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Perpetual launches Australian Philanthropy Toolkit with Stanford

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Philanthropy Toolkit

Perpetual Private has launched an Australian Philanthropy Toolkit (the Toolkit) as part of its ongoing partnership with the Stanford Center on Philanthropy and Civil Society (Stanford PACS), based in California, USA.

Developed by Stanford PACS and adapted for the Australian market by Perpetual, the Toolkit is the first of its kind in Australia, providing a practical step-by-step resource designed to help individuals, families and advisers engage in thoughtful conversations, be effective in their charitable giving and anchor it around what matters most to them throughout their philanthropic journey.

Perpetual Private’s Managing Partner for Community & Social Investment, Caitriona Fay said, “Our work across the sector tells us that many individuals and families are interested in philanthropy, but don’t know where to start, or have a clear roadmap to ensure their giving will be impactful. The Toolkit offers a much-needed resource that can support their journey and the development of effective philanthropy in Australia.”

Currently, Australia is experiencing the largest intergenerational wealth transfer in history and, despite the impact of the global pandemic, the desire and commitment of Australians to give remains strong. Over the last 12 months, 74% of Australians have given financially to charities and not-for-profits.

“With the largest intergenerational transfer of wealth currently underway, the Toolkit provides philanthropists with a path forward. It encourages individuals and families to think about their values, find their focus and consider which giving vehicles and causes might suit their intentions. It also prompts them to work through any issues and opportunities such as family dynamics – that can include transferring wealth at the right time and in the right way, or establishing a family foundation where multiple generations can get involved,” added Fay.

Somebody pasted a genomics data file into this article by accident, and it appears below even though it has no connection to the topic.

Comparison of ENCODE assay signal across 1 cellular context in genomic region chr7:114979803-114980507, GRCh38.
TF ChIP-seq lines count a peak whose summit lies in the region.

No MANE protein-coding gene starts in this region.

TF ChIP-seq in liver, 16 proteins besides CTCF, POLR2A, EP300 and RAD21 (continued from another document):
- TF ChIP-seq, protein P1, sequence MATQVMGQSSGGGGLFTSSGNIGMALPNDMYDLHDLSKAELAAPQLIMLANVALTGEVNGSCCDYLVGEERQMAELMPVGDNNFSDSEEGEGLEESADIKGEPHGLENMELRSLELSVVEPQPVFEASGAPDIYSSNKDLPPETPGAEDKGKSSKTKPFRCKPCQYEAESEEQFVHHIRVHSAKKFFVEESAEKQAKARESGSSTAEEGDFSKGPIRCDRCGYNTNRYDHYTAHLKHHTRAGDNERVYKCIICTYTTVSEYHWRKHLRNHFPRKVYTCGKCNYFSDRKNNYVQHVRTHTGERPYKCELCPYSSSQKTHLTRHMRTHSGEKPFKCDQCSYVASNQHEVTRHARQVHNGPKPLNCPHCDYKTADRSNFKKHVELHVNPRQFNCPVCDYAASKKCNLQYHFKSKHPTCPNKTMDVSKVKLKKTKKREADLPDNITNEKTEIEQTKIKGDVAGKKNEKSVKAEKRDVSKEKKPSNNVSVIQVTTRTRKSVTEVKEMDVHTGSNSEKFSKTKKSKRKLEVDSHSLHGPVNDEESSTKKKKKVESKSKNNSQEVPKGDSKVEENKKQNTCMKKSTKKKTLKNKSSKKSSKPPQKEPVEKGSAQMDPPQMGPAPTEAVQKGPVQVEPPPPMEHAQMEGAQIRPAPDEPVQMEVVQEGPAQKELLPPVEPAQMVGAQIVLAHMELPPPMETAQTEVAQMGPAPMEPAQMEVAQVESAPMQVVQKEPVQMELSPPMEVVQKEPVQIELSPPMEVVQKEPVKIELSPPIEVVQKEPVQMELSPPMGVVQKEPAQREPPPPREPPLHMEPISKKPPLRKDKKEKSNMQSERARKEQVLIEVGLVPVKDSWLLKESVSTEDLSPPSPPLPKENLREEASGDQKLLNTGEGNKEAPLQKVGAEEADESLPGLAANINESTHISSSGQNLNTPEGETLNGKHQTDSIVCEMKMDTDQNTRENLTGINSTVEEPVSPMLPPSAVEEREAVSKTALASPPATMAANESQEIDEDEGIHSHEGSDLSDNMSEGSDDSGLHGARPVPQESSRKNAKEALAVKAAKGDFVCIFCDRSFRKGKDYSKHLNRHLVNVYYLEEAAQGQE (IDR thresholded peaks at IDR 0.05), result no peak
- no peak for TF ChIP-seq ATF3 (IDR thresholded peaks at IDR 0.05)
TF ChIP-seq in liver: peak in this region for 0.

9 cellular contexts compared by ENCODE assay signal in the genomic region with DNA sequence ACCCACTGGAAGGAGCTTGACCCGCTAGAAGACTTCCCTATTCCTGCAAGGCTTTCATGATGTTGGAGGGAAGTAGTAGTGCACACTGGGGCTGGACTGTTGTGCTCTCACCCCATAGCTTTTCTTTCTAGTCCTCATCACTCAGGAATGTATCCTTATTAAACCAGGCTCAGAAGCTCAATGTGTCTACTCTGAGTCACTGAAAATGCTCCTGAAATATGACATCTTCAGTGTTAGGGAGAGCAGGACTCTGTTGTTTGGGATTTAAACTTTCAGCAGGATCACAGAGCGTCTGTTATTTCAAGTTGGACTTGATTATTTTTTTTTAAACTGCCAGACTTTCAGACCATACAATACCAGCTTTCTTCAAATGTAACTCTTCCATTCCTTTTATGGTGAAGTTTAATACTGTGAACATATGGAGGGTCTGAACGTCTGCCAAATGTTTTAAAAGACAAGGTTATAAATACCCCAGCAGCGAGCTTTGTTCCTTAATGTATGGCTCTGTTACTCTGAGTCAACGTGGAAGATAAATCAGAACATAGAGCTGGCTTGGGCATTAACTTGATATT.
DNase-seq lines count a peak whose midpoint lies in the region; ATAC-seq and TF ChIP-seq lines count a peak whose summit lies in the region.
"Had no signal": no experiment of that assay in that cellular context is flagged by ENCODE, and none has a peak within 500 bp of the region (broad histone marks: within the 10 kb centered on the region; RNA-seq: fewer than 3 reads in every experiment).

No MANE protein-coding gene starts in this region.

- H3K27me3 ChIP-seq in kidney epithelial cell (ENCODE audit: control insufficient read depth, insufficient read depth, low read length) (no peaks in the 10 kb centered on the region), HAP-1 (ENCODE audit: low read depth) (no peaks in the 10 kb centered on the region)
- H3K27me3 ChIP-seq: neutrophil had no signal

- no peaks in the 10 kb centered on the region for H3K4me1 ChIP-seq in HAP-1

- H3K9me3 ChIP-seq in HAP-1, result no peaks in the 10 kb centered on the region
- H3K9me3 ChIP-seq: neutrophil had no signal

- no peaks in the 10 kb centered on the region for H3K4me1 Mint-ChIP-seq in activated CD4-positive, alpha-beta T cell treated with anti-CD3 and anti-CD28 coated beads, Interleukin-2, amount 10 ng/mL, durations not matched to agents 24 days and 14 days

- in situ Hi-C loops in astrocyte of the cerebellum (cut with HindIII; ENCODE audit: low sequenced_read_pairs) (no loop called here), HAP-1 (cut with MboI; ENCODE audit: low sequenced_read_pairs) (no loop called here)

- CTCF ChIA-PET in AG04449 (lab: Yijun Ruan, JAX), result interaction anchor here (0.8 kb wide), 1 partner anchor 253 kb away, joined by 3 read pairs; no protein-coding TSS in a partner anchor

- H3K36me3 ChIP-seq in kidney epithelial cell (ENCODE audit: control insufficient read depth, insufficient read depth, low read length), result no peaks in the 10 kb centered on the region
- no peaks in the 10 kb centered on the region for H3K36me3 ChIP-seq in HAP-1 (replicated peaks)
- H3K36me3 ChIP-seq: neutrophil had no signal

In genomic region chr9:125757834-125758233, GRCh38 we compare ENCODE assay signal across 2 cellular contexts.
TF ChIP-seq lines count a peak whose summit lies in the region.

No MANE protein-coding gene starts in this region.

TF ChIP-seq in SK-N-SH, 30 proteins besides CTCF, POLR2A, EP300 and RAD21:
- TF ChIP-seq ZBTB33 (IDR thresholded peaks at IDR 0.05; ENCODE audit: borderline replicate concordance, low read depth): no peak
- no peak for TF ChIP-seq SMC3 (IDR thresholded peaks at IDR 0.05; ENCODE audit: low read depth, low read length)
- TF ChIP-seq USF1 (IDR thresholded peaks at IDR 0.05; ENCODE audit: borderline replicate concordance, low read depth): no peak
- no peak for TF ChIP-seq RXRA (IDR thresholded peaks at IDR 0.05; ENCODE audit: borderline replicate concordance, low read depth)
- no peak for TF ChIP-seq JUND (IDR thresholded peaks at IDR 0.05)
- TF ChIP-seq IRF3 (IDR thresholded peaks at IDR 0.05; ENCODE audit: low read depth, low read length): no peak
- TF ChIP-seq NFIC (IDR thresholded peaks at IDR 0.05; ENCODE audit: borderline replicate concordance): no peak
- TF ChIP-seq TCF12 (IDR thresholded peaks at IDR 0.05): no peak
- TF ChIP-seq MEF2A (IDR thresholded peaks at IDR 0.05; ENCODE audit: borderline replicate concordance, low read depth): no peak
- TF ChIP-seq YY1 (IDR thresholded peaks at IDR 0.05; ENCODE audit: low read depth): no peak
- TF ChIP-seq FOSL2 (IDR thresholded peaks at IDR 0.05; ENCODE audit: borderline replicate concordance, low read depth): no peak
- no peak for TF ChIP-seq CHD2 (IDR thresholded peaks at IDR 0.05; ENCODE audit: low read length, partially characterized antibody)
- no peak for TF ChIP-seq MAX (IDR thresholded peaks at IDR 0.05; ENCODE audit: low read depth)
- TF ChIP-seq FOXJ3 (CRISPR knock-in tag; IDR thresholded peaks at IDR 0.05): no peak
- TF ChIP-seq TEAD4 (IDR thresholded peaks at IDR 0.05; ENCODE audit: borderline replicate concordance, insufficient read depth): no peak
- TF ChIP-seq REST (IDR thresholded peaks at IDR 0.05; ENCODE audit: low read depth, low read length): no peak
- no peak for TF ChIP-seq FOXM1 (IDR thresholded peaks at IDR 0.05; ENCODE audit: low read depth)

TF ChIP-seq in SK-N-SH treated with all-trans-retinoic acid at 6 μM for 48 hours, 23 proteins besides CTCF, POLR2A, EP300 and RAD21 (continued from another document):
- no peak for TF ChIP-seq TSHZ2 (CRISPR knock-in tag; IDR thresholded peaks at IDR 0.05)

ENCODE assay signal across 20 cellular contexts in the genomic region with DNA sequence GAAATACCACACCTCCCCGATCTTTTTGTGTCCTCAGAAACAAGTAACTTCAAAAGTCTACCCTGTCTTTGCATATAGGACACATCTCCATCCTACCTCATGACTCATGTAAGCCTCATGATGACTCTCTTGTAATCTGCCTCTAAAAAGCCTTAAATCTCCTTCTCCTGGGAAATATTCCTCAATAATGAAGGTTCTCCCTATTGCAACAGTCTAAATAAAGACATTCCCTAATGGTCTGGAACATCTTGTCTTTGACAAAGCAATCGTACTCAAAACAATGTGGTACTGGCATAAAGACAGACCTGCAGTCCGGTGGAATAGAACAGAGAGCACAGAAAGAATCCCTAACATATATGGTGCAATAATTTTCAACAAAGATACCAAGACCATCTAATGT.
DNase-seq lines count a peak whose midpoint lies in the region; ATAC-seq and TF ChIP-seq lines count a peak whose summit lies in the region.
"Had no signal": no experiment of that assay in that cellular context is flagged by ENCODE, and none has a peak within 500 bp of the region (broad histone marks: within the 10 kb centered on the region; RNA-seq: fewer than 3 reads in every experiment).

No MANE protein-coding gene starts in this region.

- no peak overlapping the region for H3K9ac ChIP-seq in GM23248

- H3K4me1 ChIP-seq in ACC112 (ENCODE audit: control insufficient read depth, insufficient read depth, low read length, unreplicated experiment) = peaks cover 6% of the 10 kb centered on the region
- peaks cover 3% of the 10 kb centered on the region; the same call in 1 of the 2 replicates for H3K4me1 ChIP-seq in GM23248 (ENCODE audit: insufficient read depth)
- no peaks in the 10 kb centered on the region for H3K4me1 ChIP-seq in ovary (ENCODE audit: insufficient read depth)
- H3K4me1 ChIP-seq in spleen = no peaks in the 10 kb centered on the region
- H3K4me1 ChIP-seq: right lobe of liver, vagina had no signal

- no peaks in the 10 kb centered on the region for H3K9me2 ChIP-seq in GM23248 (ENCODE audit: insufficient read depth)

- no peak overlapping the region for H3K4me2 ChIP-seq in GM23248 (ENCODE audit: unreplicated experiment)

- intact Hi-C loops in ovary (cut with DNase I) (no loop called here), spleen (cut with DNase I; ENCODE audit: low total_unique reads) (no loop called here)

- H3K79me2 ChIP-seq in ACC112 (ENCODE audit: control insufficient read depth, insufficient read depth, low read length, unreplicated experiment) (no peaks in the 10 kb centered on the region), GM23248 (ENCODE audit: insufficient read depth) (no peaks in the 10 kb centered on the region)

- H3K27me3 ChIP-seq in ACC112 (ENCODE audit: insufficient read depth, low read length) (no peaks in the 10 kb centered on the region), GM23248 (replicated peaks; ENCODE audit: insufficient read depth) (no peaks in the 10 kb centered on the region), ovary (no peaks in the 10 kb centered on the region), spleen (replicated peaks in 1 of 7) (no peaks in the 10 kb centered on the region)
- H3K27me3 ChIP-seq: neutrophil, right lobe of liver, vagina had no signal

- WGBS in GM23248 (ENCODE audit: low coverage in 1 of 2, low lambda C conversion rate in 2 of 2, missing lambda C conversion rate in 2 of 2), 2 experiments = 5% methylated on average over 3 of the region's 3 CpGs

Erinn Andrews, Director of Philanthropy Research and Education at Stanford PACS said, “Advisers can also play a key role in helping their clients through this process. In the US, we saw rising expectations from clients for advisers to address philanthropic planning, while research from the US Trust revealed that these expectations are not being met. Less than half (45%) of clients were satisfied with the conversations and information their advisers were providing them about philanthropy.



“As a result, and through leveraging our years of research about best practices and through focus groups and user testing with donors, wealth advisers, and philanthropy experts like Perpetual, we developed the Toolkit specifically to support advisers in guiding their clients through this process. The Toolkit is a practical, hands-on, easy-to-use resource that can be customised to meet the needs of any individual or family. It takes into consideration identified challenges of becoming an effective philanthropist and provides guidance around impact-orientated philanthropy.

“There isn’t a definitive way to be a philanthropist and we developed the Toolkit with that in mind. The process starts with a values-based goal, but the journey can take any number of directions. What matters is that you make informed, thoughtful decisions and continue learning along the way. This can be done as an individual, with your family and in collaboration with your adviser.”

Fay also commented saying, “Through our partnership with Stanford PACS, we’re delighted to provide this valuable resource to philanthropists in Australia. With this collaboration and knowledge sharing, we can empower philanthropists and their advisers to enhance the development of philanthropy across the country.”

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